The article below is by Jaya Ashmore. It arrived in my inbox this morning and I had the urge to share it on this blog. I met Jaya in India twenty six years ago. Since then she has become a meditation teacher with her own flavour and flair.
The artwork is mine. Small images on matchboxes, presently tucked away in a little suitcase, resting.
Is Loving the World Good for the World?
What if liking the world is good for it?
What if letting our hearts open—in direct connection with nature—helps nature?
It may not be the only thing that helps, but is there any one and only thing that helps.
Appreciation and gratitude are good for us—encouraging health and happiness in human beings.
Perhaps—life is mysterious, after all—perhaps our kind attention is also just what the world needs.
It also helps us disentangle from, and disobey, a culture of “using.”
Drenched with a sunset or the scent of jasmine, we overturn the current worldview of lack and the need to earn pleasure and a place in the world. Simple pleasure, freely available and boundless, is radical.
It also helps lower our “alarm system.”
Doing only what we can do for the earth when we are alarmed—it’s not working out so well. Reading the research on climate change is important. But so far, it’s not enough to get us really moving. And sometimes being overwhelmed by predictions stops us from moving.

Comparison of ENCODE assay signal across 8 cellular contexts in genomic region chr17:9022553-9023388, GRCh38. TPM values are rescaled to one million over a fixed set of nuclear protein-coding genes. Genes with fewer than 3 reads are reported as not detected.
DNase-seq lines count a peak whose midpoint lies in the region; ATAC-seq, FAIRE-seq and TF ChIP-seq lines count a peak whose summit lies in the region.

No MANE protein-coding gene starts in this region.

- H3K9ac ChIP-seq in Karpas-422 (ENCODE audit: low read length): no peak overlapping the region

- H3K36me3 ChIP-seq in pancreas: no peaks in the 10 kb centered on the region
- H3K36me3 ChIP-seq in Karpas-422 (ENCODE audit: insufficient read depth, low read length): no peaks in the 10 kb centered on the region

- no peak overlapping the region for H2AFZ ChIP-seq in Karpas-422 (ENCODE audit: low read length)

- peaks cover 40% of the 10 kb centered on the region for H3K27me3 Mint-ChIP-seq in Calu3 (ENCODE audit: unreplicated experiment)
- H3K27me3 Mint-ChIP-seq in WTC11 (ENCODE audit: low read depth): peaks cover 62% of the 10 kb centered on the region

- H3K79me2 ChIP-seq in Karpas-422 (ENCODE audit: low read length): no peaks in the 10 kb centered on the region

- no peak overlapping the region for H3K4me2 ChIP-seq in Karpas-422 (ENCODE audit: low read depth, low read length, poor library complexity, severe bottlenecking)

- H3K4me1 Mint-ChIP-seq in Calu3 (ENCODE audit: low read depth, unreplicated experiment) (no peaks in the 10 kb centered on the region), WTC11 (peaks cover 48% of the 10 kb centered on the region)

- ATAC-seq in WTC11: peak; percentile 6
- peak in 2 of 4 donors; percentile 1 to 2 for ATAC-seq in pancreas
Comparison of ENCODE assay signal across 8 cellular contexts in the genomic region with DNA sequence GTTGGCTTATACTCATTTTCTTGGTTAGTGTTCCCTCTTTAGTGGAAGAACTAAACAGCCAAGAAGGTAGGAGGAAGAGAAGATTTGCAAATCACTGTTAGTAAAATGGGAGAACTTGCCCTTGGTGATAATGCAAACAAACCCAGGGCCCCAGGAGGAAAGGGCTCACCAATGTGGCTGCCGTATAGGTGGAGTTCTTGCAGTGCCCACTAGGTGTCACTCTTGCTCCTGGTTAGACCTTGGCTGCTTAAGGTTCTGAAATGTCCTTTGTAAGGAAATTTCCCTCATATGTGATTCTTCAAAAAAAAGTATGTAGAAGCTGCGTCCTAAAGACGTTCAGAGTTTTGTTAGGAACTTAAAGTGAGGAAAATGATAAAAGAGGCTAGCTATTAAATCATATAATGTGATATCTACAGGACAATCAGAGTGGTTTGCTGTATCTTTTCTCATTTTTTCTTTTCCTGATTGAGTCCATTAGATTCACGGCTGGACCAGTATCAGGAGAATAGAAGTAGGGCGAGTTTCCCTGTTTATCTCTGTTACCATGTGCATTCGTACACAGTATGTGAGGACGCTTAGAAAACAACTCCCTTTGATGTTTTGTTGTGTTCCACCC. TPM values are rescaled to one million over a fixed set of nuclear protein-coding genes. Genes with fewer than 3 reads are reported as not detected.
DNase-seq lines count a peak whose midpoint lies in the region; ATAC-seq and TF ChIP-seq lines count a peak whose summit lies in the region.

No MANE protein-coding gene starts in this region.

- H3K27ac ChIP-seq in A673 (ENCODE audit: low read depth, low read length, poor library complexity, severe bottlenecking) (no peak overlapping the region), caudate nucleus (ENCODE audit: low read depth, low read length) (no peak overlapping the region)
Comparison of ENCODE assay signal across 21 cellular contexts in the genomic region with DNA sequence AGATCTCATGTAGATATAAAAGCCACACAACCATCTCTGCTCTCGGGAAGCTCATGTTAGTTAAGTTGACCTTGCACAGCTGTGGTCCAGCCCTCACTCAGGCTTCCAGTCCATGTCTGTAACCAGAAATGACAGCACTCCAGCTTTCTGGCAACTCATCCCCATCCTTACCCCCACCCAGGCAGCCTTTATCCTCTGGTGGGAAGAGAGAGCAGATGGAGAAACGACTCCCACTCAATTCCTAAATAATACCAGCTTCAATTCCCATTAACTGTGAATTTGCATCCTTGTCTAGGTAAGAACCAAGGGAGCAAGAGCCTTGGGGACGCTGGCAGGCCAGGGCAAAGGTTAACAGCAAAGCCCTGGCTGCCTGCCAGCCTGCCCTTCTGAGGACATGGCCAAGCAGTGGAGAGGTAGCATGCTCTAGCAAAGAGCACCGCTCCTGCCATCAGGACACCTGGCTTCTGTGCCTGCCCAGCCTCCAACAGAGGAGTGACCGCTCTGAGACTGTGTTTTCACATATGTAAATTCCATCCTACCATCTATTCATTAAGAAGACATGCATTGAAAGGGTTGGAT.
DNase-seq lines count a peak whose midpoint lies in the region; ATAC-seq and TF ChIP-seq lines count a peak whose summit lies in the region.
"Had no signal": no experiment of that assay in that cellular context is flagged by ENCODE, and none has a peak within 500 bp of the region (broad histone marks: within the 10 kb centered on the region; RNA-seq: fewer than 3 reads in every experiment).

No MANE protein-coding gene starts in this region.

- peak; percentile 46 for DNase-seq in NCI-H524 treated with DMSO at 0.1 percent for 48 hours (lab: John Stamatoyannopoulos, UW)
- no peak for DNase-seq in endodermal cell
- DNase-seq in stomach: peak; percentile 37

If we’re willing to do whatever is needed:
What about a more demanding practice, of ease? A practice of coming out of alarm, into connection, even when the situation is alarming. Or connecting to what feels enough and okay, already now, even when our internal alarm system is on high. That is hard practice.
Awe, gratitude and appreciation open us. Open is what we need to be, and what we are. What is.
Open leaves room for love, and grief, and life.
Keenly receptive yet relaxed, we find our own sensitivity no longer works against us. We may even start to have a few good ideas, instead of a million busy ones.
When the simple, unearnable and unownable pleasures of life meet our utter sensitivity—maybe some of that goodness spills over to what no longer feels like a separate world.
And then…maybe it’s possible to leap to a different kind of living and acting from love.
Not because somebody
told you to.
Not because you should.
Not even because it’s a good idea.
Here, there are parakeets—
They are lemon green, their calls
grating the air
from forty feet up.
have never seen a cage.
~Jaya, Sattal, 3 April, 2019